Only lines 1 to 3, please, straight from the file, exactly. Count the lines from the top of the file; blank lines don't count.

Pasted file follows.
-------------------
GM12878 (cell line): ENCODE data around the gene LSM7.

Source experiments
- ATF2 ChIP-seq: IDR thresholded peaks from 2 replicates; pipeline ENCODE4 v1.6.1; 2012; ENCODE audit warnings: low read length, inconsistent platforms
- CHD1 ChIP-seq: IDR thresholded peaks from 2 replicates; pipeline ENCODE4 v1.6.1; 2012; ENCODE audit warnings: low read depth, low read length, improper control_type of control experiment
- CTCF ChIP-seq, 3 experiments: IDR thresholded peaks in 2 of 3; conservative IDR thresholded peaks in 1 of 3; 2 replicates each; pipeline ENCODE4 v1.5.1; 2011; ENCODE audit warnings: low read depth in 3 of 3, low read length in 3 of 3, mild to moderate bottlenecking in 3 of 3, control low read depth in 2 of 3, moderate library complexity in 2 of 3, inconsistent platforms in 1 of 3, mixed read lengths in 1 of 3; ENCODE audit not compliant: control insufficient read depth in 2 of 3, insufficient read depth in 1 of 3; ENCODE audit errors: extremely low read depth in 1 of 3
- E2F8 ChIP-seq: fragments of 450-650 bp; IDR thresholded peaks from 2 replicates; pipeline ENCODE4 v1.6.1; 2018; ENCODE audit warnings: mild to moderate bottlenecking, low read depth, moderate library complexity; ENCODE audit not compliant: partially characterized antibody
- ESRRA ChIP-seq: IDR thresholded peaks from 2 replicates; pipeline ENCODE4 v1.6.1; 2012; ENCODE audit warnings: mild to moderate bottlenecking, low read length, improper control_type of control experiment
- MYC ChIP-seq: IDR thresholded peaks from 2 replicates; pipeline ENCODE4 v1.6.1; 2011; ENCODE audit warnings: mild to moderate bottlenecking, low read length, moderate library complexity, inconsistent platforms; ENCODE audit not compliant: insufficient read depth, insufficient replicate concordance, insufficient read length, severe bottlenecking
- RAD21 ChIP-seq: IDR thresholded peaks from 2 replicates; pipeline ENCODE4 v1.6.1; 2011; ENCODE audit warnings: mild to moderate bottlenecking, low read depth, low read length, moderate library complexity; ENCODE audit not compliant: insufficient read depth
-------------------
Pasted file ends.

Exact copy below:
GM12878 (cell line): ENCODE data around the gene LSM7.

Source experiments
- ATF2 ChIP-seq: IDR thresholded peaks from 2 replicates; pipeline ENCODE4 v1.6.1; 2012; ENCODE audit warnings: low read length, inconsistent platforms